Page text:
Each of the 35 Maths Hubs have appointed 4 Primary teachers to become Primary Mastery Specialists.
The Mastery Specialists have all attended 3 residential training courses, run by the NCETM, during which they spent time unpicking what ‘Mastery’ means and looks like in practice. They have not only received excellent training on Teaching for Mastery but have now spent almost a whole year developing their own practice in the classroom using the ‘5 big ideas’ shown below. Central to these 5 elements is promoting the importance of making connections, not just within a series of questions, but across topics in Maths.
In the Surrey Plus Maths Hub, the Mastery Specialists are:
- Jo Cullen – St Joseph’s Primary, Epsom
- Tom Collins – St Joseph’s Primary, Guildford
- Nicola Richards – Hook Junior School, Hook
- Katie Breese – Kenyngton Manor, Sunbury
Map: Blue stars shows the location of the 4 PMSTs, Red pins shows the location of the schools currently involved in TRGs
Each Mastery Specialist is currently running a set of TRG’s (Teacher Research Groups) with approx 12 teachers from 6 other schools. These meet once a half term and usually consist of:
1.Initial discussion of a lesson plan, specifically looking at pedagogy, questioning, variation etc.
2.Observe the learning in a lesson
3.Discussion of lesson afterwards, with emphasis on the learning observed.
These TRG’s have promoted discussion of key aspects of Teaching for Mastery, including: whole class teaching with no set differentiation/grouping; challenge through questioning and extension activities (depth not acceleration); access through pre-teach, practical resource and extra guidance.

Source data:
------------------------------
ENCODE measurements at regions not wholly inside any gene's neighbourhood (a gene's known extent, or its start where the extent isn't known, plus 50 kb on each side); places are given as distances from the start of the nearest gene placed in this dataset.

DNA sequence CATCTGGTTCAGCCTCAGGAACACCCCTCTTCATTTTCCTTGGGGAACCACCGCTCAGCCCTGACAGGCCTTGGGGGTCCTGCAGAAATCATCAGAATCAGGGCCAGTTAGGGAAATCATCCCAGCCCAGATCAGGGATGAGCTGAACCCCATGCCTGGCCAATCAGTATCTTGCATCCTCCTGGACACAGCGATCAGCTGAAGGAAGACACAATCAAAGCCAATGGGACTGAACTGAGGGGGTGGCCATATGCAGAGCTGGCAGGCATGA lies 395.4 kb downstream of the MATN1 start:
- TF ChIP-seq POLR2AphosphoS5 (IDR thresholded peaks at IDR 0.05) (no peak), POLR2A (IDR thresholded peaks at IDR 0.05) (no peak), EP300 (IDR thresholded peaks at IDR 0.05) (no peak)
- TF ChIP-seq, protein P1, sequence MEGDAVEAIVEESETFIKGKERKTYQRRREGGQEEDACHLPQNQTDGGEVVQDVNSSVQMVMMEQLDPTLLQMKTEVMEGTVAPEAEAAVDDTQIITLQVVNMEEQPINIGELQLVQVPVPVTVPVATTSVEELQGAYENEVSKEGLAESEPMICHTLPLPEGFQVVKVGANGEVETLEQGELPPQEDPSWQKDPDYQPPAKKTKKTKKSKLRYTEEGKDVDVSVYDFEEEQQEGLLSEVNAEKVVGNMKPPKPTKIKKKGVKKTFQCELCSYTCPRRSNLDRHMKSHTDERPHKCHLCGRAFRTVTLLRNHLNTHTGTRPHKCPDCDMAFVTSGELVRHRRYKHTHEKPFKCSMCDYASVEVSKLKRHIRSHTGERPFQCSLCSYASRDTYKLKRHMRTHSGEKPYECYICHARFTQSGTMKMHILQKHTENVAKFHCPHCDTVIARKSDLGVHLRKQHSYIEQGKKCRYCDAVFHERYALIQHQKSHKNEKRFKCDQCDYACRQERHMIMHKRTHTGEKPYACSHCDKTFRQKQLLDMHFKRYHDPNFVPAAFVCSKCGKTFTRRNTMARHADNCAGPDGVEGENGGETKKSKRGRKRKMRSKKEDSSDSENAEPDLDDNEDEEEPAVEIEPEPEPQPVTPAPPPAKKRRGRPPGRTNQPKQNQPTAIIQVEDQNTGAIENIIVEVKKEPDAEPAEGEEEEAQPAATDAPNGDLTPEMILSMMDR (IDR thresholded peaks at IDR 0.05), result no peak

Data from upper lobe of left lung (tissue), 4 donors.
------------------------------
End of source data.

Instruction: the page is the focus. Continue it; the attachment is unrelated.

The feedback from both participating teachers and the Mastery Specialists themselves has been extremely positive. Katie Breese, the Mastery Specialist based at Kenyngton Manor feels her teaching is still developing to include more aspects of Teaching for Mastery:
“I’ve been trying out mixed ability pairs to develop children’s discussion and reasoning – it’s made a difference already with their ability to explain their mathematical thinking.”
“The pace is much slower, and so now you can see the deeper understanding and connections being made, which before would have been skipped over.”
Fly the kite… and then reel them in.
This analogy has been used throughout the training received by the Primary Mastery Specialist Teachers. The idea is that you give students the opportunity to explore and develop their own ideas before pulling them back together to move forwards together as a class. For example, at the start of a lesson you might let the students explore a ‘real life’ problem that needs to be solved, give them time to develop their own ideas and then bring the class back together to teach them the skills they need to move forwards.
Click here to download the powerpoint from the spring conference Session 1 – Mastery Specialists